Building the STEM pipeline one story at a time

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Building the STEM pipelineWhen she was a little girl, SAS Senior User Experience Designer Khaliah Cothran’s parents gave her a creativity building set. She fell in love with building models of all kinds, from cars and trains to merry-go-rounds. And just like that, an engineer was born.

A few years later, Cothran happened to be watching The Oprah Winfrey Show with her mom when SAS CEO Jim Goodnight appeared on the popular daytime talk show. As a teenager interested in STEM disciplines, Cothran was impressed by Goodnight’s description of his company, and when she heard that SAS was in Cary, North Carolina – just a few hours from her hometown of Burlington – she committed it to memory.

Cothran studied engineering in college and, after graduation, entered the PhD program in industrial and systems engineering at North Carolina A&T. All the while, she kept SAS in the back of her mind, and when she had the chance to join SAS as an intern, she jumped on it.

SAS Senior Machine Learning Developer Funda Gunes has a similar story. As a little girl, Gunes liked to impress her grandfather with her ability to quickly solve math problems. As she grew older, she became interested in applied math and, eventually, high-level statistics.

Her passion for statistics brought her from her home country, Turkey, to the United States, where she pursued a PhD in statistics at North Carolina State University. After graduation, she came to SAS, where she now works on some of our most cutting-edge technologies, including machine learning.

Every woman at SAS has her own STEM story. But what about the little girls who never had that “a-ha moment” around math, science, or engineering? Or the ones who had the passion, but not the support? If we are to solve the problems of the future, we can’t lose out on any little girls or boys. We need each one to write their own story.

It’s a tall order. The barriers women and minorities face when pursuing careers in STEM are complex and variable. There is no one simple solution. But it’s clear that strong economies require highly educated STEM professionals. And at SAS, we’re committed to building the STEM pipeline from preschool through college and beyond.

Our commitment to education is all about making sure that every kid has a successful STEM story to share, no matter where they live, or what their parents do. And it doesn’t stop there. We support women here at SAS, by ensuring that there are women leaders at every level of the company, and providing benefits that make it easy to balance work and life.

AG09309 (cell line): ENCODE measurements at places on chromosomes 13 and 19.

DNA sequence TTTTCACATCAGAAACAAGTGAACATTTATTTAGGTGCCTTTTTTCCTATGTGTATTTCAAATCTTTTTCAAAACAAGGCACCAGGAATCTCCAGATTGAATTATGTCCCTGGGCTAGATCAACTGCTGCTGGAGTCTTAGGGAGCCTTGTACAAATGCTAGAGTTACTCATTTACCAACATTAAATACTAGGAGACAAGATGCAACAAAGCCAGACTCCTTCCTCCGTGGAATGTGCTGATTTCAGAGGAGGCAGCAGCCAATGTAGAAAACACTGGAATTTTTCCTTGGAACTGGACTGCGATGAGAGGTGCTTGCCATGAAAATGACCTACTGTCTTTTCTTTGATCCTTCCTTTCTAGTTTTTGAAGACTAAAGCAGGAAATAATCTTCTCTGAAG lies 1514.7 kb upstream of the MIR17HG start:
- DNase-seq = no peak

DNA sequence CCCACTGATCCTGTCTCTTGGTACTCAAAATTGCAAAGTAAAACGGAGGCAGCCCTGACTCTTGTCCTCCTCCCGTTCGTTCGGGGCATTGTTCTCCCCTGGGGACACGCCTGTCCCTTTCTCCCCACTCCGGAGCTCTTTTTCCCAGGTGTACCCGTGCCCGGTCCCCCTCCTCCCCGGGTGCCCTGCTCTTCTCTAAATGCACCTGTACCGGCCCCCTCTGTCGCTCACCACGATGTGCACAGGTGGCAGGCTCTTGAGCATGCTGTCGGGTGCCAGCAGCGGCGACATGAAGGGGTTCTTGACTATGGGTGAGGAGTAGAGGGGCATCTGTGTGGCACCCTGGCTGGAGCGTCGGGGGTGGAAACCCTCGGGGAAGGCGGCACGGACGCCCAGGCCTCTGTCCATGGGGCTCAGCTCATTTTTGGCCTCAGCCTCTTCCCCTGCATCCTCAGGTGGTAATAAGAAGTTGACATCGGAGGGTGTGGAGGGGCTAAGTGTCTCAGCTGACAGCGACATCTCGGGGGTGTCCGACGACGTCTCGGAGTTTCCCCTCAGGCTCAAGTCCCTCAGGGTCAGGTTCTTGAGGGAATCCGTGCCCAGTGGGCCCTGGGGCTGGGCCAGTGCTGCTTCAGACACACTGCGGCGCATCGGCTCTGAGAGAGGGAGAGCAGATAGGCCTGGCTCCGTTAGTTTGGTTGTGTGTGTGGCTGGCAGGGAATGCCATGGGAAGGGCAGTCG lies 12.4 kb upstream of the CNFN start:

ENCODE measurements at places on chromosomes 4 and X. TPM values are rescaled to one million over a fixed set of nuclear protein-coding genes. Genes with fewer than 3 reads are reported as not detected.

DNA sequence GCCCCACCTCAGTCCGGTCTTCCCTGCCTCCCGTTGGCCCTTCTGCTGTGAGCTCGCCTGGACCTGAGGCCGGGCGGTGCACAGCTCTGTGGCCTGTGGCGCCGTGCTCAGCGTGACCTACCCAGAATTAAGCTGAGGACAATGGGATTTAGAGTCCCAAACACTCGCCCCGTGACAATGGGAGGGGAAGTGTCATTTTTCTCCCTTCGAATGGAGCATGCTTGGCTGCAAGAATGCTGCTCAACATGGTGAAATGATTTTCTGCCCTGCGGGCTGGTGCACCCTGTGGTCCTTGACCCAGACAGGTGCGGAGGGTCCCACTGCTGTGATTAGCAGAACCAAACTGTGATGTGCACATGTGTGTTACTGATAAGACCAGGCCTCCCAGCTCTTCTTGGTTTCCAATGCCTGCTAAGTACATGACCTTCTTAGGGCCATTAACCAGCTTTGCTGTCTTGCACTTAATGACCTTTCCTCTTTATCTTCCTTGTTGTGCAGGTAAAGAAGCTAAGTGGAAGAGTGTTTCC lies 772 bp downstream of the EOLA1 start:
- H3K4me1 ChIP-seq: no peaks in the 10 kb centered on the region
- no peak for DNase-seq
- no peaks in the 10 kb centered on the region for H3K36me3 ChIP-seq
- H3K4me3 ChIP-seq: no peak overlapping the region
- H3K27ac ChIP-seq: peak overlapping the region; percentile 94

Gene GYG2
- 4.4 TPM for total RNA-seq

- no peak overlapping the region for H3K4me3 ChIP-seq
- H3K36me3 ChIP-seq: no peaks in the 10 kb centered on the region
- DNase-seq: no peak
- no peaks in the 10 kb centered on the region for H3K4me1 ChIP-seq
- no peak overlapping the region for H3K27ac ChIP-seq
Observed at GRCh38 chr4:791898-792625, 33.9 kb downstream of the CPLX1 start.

Recently, Emily Baranello, Education Practice Vice President of Sales, was named as one of the top 100 corporate women leaders in STEM (Baranello is highlighted on page 180). As the leader of Education Practice, Baranello doesn’t simply lead by example, she leads a team that makes a tangible difference in the lives of women and girls all over the world.

What’s your STEM story? Tell us in the comments below.

SAS’ Commitment to Education

SAS offers resources for learning, teaching and research for learners from K-12 and beyond. Every major industry needs more people with STEM training, and at SAS, we’re giving people the tools they need to advance their own education, one step at a time.

Through Curriculum Pathways®, we provide free resources to support K-12 education in science, mathematics, language arts, social studies and Spanish. Our interactive resources, tools and apps help classroom teachers and students build the skills they need to thrive as they move along in their educational journey.

With SAS® Analytics U, we offer free software, support and resources for learning, teaching and academic research, plus online communities where SAS users can connect, collaborate and share. This free software enables anyone with an academic email address to get started as a data scientist.

Want to learn more? Find resources about Curriculum Pathways and SAS Analytics U.

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About Author

Erin Arizzi

Erin Arizzi is a communications specialist at SAS. Before joining SAS, she worked in higher education as an instructor and researcher. She holds a PhD in communication studies from The University of North Carolina at Chapel Hill, where she studied technology from a historical and cultural perspective.

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